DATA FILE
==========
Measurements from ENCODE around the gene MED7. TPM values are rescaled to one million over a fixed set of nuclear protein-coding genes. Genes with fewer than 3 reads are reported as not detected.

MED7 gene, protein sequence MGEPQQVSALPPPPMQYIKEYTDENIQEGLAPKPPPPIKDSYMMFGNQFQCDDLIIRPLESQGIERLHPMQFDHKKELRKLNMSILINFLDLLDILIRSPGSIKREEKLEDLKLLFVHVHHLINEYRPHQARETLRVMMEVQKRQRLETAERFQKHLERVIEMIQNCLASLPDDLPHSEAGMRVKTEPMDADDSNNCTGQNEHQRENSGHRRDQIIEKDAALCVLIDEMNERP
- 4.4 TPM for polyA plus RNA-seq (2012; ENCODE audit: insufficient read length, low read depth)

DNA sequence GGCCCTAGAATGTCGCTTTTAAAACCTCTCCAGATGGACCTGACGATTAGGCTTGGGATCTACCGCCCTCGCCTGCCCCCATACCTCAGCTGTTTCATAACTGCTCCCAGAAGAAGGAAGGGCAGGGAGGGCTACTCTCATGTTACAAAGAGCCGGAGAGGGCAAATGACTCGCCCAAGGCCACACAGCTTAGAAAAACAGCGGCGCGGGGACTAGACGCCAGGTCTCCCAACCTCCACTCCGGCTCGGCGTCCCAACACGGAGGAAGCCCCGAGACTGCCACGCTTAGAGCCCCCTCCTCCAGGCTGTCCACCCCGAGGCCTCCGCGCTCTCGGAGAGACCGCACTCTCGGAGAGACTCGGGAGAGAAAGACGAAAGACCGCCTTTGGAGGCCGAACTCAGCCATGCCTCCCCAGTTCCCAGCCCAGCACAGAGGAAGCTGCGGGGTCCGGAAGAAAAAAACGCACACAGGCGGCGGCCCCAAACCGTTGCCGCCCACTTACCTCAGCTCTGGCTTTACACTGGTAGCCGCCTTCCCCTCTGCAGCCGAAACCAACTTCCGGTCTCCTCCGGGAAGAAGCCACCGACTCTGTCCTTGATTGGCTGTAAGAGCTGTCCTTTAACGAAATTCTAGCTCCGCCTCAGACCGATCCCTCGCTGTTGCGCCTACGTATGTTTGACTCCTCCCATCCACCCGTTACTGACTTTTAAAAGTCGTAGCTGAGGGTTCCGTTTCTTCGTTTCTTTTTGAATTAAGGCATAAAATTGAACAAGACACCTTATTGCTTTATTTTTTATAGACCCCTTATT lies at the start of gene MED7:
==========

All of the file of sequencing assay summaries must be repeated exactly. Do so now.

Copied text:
Measurements from ENCODE around the gene MED7. TPM values are rescaled to one million over a fixed set of nuclear protein-coding genes. Genes with fewer than 3 reads are reported as not detected.

MED7 gene, protein sequence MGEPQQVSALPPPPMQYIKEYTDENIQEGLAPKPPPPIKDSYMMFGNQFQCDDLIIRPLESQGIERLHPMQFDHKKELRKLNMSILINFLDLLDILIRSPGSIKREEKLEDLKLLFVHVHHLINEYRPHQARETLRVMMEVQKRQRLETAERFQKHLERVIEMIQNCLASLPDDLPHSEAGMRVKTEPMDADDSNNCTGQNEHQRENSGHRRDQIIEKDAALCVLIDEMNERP
- 4.4 TPM for polyA plus RNA-seq (2012; ENCODE audit: insufficient read length, low read depth)

DNA sequence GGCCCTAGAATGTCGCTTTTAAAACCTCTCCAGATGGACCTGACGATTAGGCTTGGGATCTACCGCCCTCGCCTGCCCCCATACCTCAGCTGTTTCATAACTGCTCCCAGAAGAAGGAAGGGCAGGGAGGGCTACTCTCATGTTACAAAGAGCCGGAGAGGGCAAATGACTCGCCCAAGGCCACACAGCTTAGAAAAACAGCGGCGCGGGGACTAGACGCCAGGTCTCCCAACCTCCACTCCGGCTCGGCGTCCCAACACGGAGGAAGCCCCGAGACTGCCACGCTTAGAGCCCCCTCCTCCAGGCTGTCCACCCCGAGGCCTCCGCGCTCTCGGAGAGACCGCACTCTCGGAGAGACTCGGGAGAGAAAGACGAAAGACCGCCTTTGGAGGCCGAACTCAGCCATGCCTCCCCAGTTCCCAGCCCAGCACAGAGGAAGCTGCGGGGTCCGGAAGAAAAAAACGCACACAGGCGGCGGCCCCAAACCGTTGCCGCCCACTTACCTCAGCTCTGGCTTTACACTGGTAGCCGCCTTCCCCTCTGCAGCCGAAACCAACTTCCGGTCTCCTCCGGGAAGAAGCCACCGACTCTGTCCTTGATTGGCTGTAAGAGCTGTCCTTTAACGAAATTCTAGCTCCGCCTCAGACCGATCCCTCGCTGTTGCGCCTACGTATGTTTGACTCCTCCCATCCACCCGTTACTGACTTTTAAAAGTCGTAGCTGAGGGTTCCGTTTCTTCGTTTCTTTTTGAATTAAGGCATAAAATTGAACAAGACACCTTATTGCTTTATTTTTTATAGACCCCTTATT lies at the start of gene MED7: